Thursday, April 29, 2010

Chocolate madness, chocolate sadness

Well, folks, here's another installment for the law of unintended consequences, or the life's not as simple as you wish it were logbook. For years, the chocolate industry has been sponsoring research that showed that cocoa butter was good for your circulating lipid levels, and hence good for your heart. The Miracle Elixir, chocolate has even been shown to prevent cavities. Great news for those with chocolate madness, restaurants serving double or triple chocolate cakes, and great news for those looking for warm, loving Valentine's day gifts! Eat up, slim down, live longer, and love.

Unfortunately, there's a spoil-sport in every crowd. A BBC story throws a wet blanket on chocolate mania. It appears that rather than cheering you up, chocolate is a real downer. Maybe (hopefully) that's why your Valentine burst into tears and said s/he didn't really want to be your Valentine after sampling from the Lady Godivas you gave er.

It may be less than a shock to learn that the vast Cocoa-conspiracy of Hershey-funded researchers didn't happen to report this side of things. But they may not have bothered to look at what, for the researcher and his/her grant prospects, would be too saddening. Now, of course, the discoverers of this new effect say -- surprise! -- that more research is needed, so we can find out whether chocolate causes depression, or chocolate eaters are already self-medicating when the epidemiologists show up!

What is the reason for this? It's the way science works and is rewarded (not with chocolates!). It's the scientific method, that 'tunnels' through complex traits by intentionally keeping as many constant as possible so the effects of one only is studied. See our earlier posts on 'tunneling' and the philosophy of science. The problem is that when we do this, we intentionally ignore the other factors that also are at play in the real world. We know this, but we run to the BBC or NYTimes with our findings anyway.

It's sad enough that the pharmaceutical industry is trying hard to get all of us on lifetime maintenance medication: tranquilizers, neurotransmitter (IQ) boosters, statins (lower cholesterol), and who knows what else. So we see lots of advertising to push this. It's great for business. But the chocolate industry has itself been trying to push its products essentially as maintenance medication (eat a lot of it, every day, your whole life long, to prevent depression and heart disease). Pretty disgusting (the idea, if not the chocolate).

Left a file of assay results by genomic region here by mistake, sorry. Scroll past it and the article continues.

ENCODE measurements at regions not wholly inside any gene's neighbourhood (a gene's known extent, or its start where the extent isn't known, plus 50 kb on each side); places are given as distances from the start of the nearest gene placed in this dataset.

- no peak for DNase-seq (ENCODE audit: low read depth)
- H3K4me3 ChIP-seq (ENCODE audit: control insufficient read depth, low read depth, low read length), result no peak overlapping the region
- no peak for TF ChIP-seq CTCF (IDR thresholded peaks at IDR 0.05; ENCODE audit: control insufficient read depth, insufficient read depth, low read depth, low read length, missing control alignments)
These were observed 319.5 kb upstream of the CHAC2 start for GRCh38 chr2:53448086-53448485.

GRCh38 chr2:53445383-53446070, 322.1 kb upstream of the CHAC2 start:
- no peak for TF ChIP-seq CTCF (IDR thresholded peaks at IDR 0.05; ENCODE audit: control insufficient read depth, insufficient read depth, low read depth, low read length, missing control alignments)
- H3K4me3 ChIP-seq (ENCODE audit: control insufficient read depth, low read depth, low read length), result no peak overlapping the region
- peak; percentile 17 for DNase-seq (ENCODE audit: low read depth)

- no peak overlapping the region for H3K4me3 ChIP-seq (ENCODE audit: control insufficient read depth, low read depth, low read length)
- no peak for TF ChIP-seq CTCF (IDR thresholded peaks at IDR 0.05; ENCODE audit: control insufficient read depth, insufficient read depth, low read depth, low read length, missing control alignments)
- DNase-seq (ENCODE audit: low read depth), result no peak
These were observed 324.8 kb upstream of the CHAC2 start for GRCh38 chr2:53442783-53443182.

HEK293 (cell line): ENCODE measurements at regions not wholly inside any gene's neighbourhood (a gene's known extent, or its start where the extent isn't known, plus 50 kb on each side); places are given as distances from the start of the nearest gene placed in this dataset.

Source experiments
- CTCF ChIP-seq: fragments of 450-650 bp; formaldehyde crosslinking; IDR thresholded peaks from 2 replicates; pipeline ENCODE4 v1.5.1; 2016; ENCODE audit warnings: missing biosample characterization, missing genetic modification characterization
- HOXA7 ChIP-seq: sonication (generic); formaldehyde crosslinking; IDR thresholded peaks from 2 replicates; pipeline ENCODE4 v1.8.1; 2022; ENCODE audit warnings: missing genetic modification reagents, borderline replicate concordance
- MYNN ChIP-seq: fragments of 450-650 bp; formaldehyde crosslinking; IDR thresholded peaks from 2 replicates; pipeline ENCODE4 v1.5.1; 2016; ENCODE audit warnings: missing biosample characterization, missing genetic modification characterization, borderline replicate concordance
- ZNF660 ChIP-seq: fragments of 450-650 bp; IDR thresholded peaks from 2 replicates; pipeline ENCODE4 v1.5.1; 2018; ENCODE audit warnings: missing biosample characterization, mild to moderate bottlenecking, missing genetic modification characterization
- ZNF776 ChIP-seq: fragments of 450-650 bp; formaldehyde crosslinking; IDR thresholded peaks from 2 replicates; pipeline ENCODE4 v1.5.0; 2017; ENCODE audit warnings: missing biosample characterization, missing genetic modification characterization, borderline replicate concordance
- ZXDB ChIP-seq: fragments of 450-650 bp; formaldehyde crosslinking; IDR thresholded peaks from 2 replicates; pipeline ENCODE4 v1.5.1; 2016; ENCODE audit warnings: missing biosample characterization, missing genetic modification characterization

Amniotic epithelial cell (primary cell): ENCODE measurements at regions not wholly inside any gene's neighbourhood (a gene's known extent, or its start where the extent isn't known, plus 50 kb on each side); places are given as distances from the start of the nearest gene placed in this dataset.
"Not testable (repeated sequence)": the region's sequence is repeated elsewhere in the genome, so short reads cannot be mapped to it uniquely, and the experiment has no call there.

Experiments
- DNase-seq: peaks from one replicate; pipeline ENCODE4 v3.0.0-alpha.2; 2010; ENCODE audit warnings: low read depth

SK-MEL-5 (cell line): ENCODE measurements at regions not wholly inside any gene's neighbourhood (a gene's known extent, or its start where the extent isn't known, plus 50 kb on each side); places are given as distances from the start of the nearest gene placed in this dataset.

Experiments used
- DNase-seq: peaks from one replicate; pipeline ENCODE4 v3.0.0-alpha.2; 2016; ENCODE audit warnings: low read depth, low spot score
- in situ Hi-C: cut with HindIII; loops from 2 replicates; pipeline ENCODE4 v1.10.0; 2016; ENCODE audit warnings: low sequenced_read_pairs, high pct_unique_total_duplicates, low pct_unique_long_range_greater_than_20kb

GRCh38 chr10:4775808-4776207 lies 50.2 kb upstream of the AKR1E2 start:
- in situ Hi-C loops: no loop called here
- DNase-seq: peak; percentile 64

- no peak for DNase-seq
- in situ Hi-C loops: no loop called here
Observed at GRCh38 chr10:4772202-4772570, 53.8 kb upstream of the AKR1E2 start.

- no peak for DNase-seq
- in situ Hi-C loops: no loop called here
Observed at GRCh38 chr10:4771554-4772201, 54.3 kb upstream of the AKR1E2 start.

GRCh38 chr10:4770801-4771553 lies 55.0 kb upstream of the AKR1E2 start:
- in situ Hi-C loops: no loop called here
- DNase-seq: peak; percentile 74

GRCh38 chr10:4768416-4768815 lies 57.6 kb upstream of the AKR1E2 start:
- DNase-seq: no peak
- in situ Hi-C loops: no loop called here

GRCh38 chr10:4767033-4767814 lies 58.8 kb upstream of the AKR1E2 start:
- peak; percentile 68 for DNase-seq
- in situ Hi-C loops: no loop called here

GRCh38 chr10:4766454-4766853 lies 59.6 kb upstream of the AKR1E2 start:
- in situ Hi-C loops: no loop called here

Please pass the cherry pie!


Holly Dunsworth said...

Well there has to be something to something here... I mean, I'm still holding a tiny grudge against my freshman year dorm-mate for eating my last Thin Mints. And it was around final exam week so I was pretty stressed. And no matter how many Thin Mints I eat every year when the Girl Scout's come around, it will never make up for those 5 or 6 that I didn't get to eat back in 1995. Chocolate's a powerful thing!

Ken Weiss said...

It's a real downer, I know! So I, like most guys, am not very good at remembering important days.

That may make me seem (or feel) inconsiderate, but now when I'm asked why no chocolate -- "don't you love me anymore?" -- I can smile (lovingly) and say "no, just the opposite. I don't want to make you sad on this special day!"

I must confess that such explanations don't get me very far....

Anne Buchanan said...

A powerful thing indeed, Holly. No doubt. But so much for the theory of chocolate as self-medication. If it were, you would have cured the Thin Mint grudge long ago. We need another theory. Chocolate -- the equivalent of gold? Chocolate -- better than gold?

And Ken, fortunately (for both of us), we never suffer from lack of chocolate.

Ken Weiss said...

And the only time it makes you sad is when you bought some that you thought would be Gourmet good, but it was of inferior quality

Anne Buchanan said...

True. Then I hold a grudge.